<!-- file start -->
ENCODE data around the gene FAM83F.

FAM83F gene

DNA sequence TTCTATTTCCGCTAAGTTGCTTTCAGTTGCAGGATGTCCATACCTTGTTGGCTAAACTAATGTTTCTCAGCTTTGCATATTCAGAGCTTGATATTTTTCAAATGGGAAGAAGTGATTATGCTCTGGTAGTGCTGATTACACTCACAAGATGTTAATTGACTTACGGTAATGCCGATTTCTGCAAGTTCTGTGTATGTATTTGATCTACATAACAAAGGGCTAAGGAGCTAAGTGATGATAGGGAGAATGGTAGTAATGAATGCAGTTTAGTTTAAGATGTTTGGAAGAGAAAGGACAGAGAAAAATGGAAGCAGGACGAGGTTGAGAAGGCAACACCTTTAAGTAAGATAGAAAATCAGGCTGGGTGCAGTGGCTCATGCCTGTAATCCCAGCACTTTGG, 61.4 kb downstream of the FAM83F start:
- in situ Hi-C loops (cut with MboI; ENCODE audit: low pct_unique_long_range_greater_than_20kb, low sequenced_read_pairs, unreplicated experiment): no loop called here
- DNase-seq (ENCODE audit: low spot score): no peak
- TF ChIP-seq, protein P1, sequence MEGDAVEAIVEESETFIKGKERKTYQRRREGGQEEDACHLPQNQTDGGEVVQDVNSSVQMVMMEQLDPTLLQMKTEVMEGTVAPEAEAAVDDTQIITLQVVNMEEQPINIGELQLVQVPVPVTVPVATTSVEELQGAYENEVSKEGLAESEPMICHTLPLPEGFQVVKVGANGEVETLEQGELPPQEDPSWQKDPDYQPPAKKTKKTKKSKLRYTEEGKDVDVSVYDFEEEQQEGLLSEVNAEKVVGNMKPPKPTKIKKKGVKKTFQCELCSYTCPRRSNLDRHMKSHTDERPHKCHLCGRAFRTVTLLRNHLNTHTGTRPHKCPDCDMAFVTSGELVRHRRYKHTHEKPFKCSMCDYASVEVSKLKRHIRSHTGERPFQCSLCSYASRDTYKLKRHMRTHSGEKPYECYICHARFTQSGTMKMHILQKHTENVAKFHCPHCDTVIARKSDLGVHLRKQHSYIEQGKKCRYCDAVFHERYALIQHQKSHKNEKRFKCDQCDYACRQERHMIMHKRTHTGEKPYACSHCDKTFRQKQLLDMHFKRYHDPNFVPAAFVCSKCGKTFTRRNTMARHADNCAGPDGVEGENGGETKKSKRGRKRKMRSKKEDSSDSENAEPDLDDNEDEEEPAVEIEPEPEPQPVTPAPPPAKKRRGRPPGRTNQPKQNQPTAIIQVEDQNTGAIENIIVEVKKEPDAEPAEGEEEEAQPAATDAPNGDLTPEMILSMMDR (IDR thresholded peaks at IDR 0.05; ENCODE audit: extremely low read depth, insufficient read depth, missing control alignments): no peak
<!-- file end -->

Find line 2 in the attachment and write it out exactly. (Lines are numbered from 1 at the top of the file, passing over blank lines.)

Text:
FAM83F gene